Rotarians meet Taliban supporter of Afghan polio immunization drive
From left, Fary Moini, Past District Governor Stephen Brown, National PolioPlus Committee Chair Dr. Ajmal Pardis, Imam Abdul Wakil, former Rotary Scholar Mohib ullah Israr, and Dr. Qahar Ludien gather after the meeting of Islamic leaders promoting Afghanistan’s NIDs. Photo courtesy of Stephen Brown
On the eve of Afghanistan's 19-21 October National Immunization Days, Stephen Brown, past governor of District 5340 (California, USA), had an extraordinary opportunity to witness the country’s drive to end polio in action.
Brown and Fary Moini, a fellow member of the Rotary Club of La Jolla Golden Triangle, were in Afghanistan to help develop Rotary humanitarian and educational projects. They were invited by Dr. Ajmal Pardis, chair of the country’s National PolioPlus Committee and a member of the Rotary Club of Jalalabad, to attend a 15 October meeting of Islamic leaders, or mullahs, in Jalalabad.
The meeting emphasized the importance of the polio eradication initiative and linked immunization against the disease to the duties of parents to protect their children, as explained in the Quran.
"The most interesting speech, to us, was from a powerful Taliban mullah, Imam Abdul Wakil, who talked very passionately about the importance of this effort," Brown reported in his online journal. "He was clearly very well spoken, and everyone was on the edge of their seats listening to him. There were about 40 mullahs present, about 30 elders, about 10 students from the Taliban madras [Islamic] school, and local and national media."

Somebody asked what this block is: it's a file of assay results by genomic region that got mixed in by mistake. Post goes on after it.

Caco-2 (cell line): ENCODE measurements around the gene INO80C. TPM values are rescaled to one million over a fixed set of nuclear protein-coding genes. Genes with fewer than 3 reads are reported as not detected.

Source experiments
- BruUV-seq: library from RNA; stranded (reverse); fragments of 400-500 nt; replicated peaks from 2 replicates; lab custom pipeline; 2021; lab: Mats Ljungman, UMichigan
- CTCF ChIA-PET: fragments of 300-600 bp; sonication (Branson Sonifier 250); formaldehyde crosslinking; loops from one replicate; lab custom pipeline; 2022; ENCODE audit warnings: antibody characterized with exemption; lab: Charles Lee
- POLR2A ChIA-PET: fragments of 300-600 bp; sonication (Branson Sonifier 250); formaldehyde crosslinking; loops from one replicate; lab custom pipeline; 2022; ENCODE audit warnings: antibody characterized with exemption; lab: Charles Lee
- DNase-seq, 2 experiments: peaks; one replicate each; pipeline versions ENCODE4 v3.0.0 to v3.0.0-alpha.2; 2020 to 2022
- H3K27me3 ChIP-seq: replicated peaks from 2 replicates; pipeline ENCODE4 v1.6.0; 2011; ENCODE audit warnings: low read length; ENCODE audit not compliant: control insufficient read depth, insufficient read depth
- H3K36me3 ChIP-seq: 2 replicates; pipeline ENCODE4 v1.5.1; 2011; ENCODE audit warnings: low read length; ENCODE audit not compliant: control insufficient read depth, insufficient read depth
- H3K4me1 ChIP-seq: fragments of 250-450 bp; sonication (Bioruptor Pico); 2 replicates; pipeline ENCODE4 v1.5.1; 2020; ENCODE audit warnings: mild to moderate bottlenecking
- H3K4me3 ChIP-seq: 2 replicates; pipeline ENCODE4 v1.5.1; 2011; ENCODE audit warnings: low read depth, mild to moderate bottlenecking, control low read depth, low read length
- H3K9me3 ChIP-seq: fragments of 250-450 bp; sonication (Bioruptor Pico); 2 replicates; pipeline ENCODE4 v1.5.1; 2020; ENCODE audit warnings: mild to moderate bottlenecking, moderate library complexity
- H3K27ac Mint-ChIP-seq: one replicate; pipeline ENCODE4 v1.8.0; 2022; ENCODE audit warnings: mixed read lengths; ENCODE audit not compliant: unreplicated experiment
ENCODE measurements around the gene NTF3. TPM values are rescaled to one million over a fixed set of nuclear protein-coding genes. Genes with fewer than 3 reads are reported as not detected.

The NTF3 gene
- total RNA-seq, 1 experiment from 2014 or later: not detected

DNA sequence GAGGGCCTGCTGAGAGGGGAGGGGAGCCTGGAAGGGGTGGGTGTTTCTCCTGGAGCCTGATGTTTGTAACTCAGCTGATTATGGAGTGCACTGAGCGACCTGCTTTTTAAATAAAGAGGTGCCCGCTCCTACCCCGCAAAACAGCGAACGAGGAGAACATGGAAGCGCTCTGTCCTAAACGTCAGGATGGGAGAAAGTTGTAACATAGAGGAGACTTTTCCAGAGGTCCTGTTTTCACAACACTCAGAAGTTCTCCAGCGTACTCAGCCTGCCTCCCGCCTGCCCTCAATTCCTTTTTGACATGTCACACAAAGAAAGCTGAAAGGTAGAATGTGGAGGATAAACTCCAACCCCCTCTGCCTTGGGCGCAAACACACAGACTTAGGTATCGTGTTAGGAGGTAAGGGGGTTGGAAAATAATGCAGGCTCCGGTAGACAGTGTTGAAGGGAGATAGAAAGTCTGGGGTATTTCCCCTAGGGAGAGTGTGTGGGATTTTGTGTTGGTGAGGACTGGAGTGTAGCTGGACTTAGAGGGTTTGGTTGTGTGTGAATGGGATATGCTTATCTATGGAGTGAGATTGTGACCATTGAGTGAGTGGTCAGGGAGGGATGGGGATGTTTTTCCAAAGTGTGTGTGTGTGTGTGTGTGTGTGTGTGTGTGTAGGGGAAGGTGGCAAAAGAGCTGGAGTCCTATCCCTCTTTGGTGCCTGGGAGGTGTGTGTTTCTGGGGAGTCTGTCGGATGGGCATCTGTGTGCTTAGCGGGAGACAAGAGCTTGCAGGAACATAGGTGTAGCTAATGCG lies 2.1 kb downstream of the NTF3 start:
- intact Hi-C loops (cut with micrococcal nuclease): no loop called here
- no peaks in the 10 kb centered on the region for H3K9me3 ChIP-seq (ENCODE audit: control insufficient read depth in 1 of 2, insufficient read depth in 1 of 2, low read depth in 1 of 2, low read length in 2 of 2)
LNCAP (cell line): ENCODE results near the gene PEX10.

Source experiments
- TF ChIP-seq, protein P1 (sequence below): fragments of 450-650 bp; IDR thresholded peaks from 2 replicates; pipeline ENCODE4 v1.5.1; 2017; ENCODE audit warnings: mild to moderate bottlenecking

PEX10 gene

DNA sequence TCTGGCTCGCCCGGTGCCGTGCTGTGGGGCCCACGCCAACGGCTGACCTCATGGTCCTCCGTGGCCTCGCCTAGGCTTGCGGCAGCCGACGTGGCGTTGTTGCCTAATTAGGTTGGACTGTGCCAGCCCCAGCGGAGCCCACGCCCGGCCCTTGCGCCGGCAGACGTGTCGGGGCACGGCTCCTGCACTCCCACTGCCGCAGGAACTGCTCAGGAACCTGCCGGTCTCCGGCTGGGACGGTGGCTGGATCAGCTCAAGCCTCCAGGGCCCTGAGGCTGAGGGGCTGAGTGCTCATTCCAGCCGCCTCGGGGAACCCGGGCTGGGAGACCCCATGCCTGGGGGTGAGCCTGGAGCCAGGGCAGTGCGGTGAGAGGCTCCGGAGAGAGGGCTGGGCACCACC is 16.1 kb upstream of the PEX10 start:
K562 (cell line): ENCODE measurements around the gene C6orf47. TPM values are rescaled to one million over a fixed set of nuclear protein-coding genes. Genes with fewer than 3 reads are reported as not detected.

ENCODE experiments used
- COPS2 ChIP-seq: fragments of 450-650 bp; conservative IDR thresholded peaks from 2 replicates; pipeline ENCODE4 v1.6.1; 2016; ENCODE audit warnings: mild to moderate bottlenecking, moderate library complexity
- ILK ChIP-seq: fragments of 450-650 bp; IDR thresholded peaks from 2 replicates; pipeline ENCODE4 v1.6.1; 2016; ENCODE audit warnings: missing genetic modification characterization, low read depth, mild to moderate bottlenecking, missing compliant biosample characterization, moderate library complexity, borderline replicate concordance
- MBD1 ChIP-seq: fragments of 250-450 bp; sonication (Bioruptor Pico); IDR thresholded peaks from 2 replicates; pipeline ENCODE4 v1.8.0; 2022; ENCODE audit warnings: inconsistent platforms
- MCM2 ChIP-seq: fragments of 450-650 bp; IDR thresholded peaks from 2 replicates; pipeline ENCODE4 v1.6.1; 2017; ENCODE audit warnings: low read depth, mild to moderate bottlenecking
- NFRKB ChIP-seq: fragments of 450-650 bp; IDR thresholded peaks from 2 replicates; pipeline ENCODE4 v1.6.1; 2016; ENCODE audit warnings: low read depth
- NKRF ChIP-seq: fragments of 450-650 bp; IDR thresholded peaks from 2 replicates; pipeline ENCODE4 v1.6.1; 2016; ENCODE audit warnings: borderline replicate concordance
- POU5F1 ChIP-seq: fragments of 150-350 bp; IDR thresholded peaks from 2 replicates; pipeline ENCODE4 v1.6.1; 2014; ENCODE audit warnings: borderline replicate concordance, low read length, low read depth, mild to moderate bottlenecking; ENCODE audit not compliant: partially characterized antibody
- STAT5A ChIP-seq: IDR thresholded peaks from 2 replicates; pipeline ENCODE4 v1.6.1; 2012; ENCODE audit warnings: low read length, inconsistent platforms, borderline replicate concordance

On 18 October, Brown and Moini attended a kickoff event for the NIDs, attended by Nangarhar provincial officials, immunization supervisors, and the media. Brown gave a short speech and administered oral polio vaccine to a child.
Pardis also invited Brown to a 20 October briefing on the status of polio eradication in Afghanistan. The briefing, which included two medical officers from the World Health Organization, covered the NIDs underway, aimed at reaching 7.5 million children under age five.
"Approximately 50,000 workers [public health staff and volunteers] are involved. It is a massive undertaking," Brown reported.
According to WHO, a major focus of the country’s polio eradication effort is the security-compromised southern region.
"There is no evidence of poliovirus transmission in all areas in Afghanistan that have been safely accessed by polio vaccinators," said Dr. Tahir Mir, a WHO medical officer for the polio eradication initiative, at a September press conference in Kabul. "Only areas that are inaccessible to our teams have reported polio cases."
In addition to participating in NIDs, Brown and Moini have led several Rotary efforts in Afghanistan since 2002, including helping to establish and equip schools and to coordinate Rotary Foundation scholarships and Group Study Exchange teams.
During their October visit, they briefed USAID staff in Afghanistan "about efforts of Rotary that tend not to show up on our government's radar," Brown reported. "I think those attending were surprised at how much we have been able to accomplish primarily through a volunteer network."